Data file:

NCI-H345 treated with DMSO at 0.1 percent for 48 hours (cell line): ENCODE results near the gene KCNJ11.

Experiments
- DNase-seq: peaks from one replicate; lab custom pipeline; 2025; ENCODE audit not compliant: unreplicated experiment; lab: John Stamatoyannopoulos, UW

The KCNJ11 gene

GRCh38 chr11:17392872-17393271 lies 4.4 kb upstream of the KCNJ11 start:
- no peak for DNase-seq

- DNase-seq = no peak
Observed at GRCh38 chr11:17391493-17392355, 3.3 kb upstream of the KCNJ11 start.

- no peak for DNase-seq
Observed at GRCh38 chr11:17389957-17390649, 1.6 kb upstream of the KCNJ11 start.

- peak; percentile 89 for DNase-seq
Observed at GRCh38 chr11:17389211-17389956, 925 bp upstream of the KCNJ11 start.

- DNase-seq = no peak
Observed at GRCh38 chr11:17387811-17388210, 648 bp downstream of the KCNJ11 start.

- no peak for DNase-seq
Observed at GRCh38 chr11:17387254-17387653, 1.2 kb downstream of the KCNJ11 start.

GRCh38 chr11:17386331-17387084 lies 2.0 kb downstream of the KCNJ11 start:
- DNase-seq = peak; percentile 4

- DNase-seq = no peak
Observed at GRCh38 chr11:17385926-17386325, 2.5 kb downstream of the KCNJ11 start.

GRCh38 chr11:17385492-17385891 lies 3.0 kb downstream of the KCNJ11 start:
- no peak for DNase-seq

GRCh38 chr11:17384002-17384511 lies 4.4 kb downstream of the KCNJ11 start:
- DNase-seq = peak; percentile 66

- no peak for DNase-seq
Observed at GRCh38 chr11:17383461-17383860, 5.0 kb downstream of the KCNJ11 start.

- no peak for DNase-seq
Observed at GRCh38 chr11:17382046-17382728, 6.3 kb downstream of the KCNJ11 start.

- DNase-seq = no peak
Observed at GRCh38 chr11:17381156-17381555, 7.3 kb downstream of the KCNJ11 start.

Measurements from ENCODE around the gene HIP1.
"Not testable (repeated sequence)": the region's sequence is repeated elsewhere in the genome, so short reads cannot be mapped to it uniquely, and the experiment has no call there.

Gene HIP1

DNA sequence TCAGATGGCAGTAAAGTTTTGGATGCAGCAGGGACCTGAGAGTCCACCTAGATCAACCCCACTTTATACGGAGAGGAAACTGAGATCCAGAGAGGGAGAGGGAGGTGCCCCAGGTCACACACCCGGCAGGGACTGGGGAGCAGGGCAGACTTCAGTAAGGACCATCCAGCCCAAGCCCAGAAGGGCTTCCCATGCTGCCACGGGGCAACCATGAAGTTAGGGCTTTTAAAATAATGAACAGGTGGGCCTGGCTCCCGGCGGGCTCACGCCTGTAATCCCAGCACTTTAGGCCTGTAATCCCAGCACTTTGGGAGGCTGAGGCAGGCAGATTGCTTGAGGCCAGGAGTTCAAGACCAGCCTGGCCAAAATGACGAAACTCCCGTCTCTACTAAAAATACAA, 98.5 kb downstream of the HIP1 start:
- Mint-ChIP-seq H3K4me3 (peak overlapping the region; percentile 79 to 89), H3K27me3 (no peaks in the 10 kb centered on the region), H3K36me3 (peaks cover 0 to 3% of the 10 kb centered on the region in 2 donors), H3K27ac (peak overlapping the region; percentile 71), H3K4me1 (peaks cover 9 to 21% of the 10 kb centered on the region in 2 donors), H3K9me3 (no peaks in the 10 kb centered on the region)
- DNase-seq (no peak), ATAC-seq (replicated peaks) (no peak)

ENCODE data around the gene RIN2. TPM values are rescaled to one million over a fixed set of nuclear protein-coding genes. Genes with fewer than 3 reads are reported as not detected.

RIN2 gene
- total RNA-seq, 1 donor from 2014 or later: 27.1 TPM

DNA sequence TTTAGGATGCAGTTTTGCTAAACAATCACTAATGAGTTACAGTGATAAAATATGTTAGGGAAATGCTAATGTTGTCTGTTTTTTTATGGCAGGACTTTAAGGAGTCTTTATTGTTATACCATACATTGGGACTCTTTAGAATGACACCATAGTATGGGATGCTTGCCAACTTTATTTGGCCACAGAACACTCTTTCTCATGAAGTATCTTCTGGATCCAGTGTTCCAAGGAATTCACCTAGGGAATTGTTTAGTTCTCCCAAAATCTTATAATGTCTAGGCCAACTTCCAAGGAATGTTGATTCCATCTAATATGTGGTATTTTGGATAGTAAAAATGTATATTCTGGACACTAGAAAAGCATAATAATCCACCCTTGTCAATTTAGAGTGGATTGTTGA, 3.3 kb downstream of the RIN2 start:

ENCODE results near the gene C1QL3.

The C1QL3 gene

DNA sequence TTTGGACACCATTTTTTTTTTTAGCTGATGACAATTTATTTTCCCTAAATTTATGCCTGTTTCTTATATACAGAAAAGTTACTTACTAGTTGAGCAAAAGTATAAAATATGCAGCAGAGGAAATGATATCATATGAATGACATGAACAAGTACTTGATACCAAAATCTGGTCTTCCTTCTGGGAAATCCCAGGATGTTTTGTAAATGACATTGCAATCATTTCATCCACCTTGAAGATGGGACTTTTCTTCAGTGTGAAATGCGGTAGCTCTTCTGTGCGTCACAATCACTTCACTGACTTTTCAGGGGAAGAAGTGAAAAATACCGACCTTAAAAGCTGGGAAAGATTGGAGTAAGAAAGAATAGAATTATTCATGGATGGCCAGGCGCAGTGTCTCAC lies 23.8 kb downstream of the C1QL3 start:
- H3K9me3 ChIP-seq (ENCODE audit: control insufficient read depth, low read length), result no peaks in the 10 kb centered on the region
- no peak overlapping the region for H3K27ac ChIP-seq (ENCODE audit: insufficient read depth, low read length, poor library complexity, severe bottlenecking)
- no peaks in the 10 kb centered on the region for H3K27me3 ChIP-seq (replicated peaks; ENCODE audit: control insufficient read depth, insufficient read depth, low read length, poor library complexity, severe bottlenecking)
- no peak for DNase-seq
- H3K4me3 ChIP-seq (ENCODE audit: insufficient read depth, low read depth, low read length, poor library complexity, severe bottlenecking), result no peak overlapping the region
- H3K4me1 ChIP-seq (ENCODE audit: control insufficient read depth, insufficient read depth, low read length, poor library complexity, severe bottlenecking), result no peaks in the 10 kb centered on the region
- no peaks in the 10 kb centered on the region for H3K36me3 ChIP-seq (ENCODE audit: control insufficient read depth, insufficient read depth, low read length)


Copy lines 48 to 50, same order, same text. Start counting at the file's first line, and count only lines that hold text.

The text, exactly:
- H3K4me3 ChIP-seq (ENCODE audit: insufficient read depth, low read depth, low read length, poor library complexity, severe bottlenecking), result no peak overlapping the region
- H3K4me1 ChIP-seq (ENCODE audit: control insufficient read depth, insufficient read depth, low read length, poor library complexity, severe bottlenecking), result no peaks in the 10 kb centered on the region
- no peaks in the 10 kb centered on the region for H3K36me3 ChIP-seq (ENCODE audit: control insufficient read depth, insufficient read depth, low read length)